John Whittaker (owner) Naked Dog Training
My background with dog training started with falling in love with the Rottweiler breed in the early eighties. A neighbor worked with Rottweilers at a local dog training center. I started begging and pleading the owner for a job (I was 14 years old at the time) and finally after a year of coercing him he gave me a job. I later learned he thought it was the only way to get rid of me! That job led to a life-long obsession with dogs and dog training.
Apprenticing - United States
By the time was 18 years old I began apprenticing under what was considered to be the top trainers in the United States. What most of them had in common is that they had all apprenticed under top European trainers (France, Holland and Germany). The training was much more advanced then what was typical for American training at the time. Their insight into dog behavior, which determines training principles which in turn determines training technique was very insightful. The training produced far more impressive obedience when it came to style, motivation and off-leash control.
Apprenticing - Europe
By my early 20s I began traveling to Europe regularly (three weeks at a time three to four times a year) to train with the top trainers in dog sports (Schutzhund, French Ring, KNPV, K9 law enforcement and Industrial K9 Security).
Their flashy performance in dog sports was impressive but reliability decreased the further you went from a dog sport environment. The exception to European training was K9 law enforcement. In European K9 law enforcement they had a far greater level of functionality then their American counterparts (unfortunately still do) but their insight and approach to training was rather primitive.
The Need for Something Better
What I sought out to do was to then create a system of training based on correct behavioral principles but with complete reliability. My first step was to put my understanding of dogs and dog training aside. I just looked at what would dog owners most like for outcomes (regardless of whether or not it was possible).
Ultimately, I thought a system or approach where owners didn’t need to act like the “alpha”. After all we like to treat our dogs as members of our family. We would also like to be able to just speak to our dogs and have them respond (no need for strong physiology or authoritative tones). We don’t want to have to wear our dogs out with exercise just for them to be well behaved. Of course for our dogs to obey anywhere anytime regardless of the situation.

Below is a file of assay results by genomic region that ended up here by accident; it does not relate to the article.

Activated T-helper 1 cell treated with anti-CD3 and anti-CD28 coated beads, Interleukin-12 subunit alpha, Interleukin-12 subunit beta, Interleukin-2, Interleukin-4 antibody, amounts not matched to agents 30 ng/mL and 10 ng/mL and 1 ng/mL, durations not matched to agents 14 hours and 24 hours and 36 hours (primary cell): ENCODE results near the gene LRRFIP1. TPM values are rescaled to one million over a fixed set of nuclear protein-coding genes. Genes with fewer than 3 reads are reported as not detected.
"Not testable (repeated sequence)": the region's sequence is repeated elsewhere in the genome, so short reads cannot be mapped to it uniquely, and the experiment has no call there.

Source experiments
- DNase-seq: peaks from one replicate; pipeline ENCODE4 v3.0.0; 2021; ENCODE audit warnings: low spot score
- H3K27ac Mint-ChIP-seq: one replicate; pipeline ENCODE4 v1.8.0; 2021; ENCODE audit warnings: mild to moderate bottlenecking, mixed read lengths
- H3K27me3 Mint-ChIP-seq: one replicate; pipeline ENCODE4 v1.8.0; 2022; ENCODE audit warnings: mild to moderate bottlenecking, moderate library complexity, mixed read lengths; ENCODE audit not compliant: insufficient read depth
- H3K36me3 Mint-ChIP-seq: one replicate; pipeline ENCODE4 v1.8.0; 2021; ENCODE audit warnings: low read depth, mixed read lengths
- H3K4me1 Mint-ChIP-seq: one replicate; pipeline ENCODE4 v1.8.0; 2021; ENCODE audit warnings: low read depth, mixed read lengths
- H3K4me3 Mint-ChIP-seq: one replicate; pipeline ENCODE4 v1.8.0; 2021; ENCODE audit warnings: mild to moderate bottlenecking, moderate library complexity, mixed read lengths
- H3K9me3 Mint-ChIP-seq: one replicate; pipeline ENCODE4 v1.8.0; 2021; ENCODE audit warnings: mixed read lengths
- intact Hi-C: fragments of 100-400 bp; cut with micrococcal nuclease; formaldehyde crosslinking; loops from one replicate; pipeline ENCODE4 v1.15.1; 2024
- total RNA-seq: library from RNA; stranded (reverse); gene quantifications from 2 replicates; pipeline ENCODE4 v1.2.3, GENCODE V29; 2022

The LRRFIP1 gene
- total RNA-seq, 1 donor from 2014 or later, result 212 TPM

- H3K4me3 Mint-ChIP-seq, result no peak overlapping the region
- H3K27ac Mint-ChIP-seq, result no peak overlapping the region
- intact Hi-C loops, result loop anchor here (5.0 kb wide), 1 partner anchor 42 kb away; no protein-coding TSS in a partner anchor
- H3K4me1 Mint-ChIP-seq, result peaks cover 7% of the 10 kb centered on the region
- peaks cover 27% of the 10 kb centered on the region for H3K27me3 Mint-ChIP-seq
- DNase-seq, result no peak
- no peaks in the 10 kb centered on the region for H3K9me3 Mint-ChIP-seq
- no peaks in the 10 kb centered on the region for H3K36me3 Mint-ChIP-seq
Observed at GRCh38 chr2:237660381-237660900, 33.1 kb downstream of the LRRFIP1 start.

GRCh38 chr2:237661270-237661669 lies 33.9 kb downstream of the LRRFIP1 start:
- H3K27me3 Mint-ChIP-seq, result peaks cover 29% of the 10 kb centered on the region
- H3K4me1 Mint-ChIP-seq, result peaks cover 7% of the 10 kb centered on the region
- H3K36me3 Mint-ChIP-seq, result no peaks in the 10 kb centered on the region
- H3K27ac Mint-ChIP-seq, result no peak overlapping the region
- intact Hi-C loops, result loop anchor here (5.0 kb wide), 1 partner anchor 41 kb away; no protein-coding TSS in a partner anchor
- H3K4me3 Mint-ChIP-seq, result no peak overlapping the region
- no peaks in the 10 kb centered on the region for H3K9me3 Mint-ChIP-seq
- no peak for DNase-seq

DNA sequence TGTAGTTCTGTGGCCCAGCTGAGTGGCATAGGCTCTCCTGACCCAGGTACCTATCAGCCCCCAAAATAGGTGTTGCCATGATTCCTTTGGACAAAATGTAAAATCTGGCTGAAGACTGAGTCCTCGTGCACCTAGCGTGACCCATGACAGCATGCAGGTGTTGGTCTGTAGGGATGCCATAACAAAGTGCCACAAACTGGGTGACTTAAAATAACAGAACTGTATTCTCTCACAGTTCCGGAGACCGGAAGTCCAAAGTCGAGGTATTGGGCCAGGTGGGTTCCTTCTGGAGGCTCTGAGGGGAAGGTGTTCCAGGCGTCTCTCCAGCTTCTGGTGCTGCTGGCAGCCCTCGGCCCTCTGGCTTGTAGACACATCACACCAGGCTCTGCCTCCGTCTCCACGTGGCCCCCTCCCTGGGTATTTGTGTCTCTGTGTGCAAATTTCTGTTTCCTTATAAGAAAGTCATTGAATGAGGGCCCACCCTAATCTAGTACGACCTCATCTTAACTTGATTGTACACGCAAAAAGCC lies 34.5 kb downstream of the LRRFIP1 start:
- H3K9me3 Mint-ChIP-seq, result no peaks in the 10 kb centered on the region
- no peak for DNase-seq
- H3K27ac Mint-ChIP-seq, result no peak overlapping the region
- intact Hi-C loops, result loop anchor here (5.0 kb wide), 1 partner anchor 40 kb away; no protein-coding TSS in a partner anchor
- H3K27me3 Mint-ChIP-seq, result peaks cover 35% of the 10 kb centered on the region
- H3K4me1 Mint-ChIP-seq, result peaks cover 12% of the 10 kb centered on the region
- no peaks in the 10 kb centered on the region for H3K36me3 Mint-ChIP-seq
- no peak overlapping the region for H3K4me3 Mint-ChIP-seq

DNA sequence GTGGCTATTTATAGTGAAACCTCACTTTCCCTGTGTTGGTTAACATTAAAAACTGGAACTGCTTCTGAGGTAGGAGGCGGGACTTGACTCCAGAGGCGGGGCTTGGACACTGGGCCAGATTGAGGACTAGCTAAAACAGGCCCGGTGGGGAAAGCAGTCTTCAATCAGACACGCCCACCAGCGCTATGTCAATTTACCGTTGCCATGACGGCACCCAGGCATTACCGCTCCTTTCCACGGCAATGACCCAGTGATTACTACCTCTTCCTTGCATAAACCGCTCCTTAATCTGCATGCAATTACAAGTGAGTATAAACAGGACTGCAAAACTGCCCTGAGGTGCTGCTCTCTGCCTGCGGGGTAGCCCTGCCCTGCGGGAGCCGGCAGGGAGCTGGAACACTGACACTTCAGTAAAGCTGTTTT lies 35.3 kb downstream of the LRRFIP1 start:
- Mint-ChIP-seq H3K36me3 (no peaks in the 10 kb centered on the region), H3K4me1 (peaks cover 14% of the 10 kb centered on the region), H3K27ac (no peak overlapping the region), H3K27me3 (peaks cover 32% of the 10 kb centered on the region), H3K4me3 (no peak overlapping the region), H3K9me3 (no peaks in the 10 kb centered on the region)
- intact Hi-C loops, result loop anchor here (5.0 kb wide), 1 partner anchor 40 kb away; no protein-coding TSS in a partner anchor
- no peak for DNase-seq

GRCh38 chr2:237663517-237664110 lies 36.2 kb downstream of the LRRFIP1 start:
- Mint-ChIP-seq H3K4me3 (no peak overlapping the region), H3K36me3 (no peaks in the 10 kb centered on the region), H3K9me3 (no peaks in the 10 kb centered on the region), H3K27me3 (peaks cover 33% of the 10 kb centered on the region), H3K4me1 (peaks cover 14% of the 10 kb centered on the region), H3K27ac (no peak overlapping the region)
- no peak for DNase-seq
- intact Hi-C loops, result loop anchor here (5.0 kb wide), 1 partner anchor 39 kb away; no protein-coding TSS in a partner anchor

So with correct understanding of dog behavior, and this inspiring outcome, I set out to create a new system of training. It has been this approach that has led us to develop an international clientele for our craft.
Compassion to All Sentient Beings
While our training was unique from its inception we have also continually developed it. It has been many influences including our client’s needs and sometimes dogs themselves. The single greatest influence has been a client who happened to be a world renown author, retreat leader and more or less Buddhist guru.
It was my time spent with this Buddhist guru (over a five year period) that inspired me to further develop our training based on the Buddhist philosophy of “compassion to all sentient beings”. That philosophy basically means that dogs, like people, have an individual experience of life. No two dogs are experiencing life exactly the same way, even if in the very same situation.
As a dog trainer compassion for dogs means we must make their time with us, including each training session, as enjoyable as possible. I added to this understanding what I see as the essence of a dog. That essence is most seen, and I believe most experienced by the dog themselves, when he or she experiences freedom. Just watch most dogs when off-leash, and especially without even a collar on (naked) and you can see their joy when experiencing freedom. That freedom had to be a part of our training.
We always start with freedom. Enabling each dog to feel and experience freedom. Then begin creating exercises, manners and ultimately control within that freedom. The freedom doesn’t begin when taken off-leash, nor end when put on-leash or under a command like “down” which limit’s their movement. That “spirit” of freedom exists throughout all of it. That’s the heart of Naked Dog Training.